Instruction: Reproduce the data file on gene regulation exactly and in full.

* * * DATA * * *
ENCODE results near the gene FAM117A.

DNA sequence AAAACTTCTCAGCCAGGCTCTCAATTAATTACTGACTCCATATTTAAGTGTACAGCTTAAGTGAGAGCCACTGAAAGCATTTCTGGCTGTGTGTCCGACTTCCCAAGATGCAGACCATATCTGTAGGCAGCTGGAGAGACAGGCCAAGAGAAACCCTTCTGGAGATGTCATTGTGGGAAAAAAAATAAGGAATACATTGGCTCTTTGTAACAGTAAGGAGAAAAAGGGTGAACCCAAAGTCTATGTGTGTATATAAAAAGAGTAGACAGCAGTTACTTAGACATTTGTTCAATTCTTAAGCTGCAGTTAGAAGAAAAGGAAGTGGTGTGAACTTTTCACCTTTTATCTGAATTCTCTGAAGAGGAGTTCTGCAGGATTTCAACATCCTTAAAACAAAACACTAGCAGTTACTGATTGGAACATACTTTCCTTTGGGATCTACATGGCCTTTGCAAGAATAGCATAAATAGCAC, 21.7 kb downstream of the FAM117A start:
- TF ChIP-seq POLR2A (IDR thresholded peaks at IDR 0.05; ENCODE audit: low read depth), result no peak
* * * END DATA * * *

ENCODE results near the gene FAM117A.

DNA sequence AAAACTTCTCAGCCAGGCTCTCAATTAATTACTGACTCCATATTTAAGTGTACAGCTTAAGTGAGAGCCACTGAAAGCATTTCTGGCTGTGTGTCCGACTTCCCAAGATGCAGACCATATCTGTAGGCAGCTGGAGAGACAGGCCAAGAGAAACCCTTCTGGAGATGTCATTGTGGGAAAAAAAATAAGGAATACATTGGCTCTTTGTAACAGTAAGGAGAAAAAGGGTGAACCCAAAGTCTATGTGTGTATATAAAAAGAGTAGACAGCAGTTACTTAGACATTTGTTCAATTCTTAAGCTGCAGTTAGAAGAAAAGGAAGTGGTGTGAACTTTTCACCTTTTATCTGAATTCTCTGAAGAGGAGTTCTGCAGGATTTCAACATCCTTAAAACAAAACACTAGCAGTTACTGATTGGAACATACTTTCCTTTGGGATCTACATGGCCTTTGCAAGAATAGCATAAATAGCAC, 21.7 kb downstream of the FAM117A start:
- TF ChIP-seq POLR2A (IDR thresholded peaks at IDR 0.05; ENCODE audit: low read depth), result no peak